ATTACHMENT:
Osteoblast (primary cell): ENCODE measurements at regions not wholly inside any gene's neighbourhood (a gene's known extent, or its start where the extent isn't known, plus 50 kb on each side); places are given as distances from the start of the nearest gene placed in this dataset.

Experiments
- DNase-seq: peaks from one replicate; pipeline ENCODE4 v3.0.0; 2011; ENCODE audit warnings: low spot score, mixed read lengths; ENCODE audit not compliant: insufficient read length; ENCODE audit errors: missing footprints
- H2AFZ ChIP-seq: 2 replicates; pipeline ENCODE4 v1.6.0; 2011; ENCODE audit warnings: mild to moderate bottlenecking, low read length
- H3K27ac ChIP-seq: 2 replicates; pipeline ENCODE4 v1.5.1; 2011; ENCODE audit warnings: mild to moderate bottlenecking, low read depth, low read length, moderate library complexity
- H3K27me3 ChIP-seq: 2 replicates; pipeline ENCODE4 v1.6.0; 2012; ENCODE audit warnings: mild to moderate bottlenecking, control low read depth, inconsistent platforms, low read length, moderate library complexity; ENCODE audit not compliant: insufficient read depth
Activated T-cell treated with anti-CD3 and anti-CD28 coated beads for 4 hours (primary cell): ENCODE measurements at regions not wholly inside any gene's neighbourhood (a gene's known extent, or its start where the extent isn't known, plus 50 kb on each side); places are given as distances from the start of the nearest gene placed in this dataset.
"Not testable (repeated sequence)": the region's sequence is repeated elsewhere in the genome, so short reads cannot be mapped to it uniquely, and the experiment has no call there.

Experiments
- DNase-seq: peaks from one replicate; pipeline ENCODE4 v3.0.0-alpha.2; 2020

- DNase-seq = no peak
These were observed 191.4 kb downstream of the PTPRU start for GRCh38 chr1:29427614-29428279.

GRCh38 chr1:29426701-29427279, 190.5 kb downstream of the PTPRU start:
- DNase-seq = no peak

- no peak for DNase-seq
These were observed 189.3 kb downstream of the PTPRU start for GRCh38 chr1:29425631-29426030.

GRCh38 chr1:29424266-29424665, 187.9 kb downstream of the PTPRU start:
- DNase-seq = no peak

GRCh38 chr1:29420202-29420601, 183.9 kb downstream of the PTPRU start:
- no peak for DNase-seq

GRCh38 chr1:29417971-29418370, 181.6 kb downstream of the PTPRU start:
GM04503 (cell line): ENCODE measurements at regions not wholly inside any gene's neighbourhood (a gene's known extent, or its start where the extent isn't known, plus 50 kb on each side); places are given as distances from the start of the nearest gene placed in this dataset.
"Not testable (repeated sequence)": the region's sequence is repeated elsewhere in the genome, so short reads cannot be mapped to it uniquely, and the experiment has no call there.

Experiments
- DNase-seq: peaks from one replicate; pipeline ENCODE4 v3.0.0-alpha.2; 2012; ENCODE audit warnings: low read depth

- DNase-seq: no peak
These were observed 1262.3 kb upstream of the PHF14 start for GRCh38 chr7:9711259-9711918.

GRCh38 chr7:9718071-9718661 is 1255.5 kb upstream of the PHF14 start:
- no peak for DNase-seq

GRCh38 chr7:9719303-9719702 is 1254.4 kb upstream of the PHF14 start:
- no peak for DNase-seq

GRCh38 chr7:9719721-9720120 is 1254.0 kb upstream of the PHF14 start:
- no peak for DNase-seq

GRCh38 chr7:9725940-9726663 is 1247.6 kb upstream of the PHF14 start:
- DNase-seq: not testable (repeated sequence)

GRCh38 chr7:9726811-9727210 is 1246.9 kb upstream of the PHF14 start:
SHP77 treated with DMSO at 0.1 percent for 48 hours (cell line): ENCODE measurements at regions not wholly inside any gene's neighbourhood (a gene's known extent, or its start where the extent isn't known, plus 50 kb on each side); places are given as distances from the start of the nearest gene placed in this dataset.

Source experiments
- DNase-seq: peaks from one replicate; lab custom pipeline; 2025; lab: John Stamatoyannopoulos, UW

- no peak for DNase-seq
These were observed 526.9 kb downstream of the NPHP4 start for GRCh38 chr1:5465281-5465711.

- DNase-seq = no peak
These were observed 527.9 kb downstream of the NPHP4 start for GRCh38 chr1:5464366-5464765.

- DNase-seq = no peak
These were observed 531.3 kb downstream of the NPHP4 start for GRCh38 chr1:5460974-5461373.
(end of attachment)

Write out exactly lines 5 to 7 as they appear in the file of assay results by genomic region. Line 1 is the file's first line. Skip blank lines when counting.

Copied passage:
- H3K27ac ChIP-seq: 2 replicates; pipeline ENCODE4 v1.5.1; 2011; ENCODE audit warnings: mild to moderate bottlenecking, low read depth, low read length, moderate library complexity
- H3K27me3 ChIP-seq: 2 replicates; pipeline ENCODE4 v1.6.0; 2012; ENCODE audit warnings: mild to moderate bottlenecking, control low read depth, inconsistent platforms, low read length, moderate library complexity; ENCODE audit not compliant: insufficient read depth
Activated T-cell treated with anti-CD3 and anti-CD28 coated beads for 4 hours (primary cell): ENCODE measurements at regions not wholly inside any gene's neighbourhood (a gene's known extent, or its start where the extent isn't known, plus 50 kb on each side); places are given as distances from the start of the nearest gene placed in this dataset.